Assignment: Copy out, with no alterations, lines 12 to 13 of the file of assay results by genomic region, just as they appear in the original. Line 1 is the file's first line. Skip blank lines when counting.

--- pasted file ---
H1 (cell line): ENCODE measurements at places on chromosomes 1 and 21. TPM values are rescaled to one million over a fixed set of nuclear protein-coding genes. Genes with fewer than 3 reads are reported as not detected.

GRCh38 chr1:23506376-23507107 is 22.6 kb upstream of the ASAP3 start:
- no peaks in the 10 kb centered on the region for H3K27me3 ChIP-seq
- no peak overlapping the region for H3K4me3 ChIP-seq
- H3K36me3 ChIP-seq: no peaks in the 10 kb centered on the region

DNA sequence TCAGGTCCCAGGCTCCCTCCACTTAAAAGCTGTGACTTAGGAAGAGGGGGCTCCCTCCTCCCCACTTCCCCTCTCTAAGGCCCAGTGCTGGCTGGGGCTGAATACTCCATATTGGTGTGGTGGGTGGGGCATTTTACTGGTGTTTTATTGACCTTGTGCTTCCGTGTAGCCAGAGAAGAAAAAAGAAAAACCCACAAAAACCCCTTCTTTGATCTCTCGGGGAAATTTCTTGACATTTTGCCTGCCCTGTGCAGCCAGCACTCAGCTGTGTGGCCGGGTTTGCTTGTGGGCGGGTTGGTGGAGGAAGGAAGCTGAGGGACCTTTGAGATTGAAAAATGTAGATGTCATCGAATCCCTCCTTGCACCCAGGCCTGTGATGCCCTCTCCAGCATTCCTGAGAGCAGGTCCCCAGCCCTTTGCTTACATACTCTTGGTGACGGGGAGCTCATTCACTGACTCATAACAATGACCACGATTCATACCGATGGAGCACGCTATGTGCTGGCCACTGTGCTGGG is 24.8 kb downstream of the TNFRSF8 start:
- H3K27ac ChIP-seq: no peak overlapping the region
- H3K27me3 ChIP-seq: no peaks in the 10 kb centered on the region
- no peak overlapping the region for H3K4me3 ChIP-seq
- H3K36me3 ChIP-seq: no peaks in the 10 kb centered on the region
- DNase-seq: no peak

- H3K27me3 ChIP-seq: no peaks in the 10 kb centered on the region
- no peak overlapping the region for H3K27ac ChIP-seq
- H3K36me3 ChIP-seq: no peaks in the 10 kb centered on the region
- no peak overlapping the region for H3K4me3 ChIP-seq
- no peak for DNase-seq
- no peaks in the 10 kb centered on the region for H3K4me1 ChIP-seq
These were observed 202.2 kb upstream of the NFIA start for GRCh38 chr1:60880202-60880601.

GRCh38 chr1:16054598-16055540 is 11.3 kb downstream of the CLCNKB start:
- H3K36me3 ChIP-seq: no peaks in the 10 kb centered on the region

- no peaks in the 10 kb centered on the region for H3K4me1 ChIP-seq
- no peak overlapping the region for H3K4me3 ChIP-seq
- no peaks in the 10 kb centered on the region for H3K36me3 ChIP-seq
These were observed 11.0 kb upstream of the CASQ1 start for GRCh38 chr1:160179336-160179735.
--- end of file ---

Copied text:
- H3K27me3 ChIP-seq: no peaks in the 10 kb centered on the region
- no peak overlapping the region for H3K27ac ChIP-seq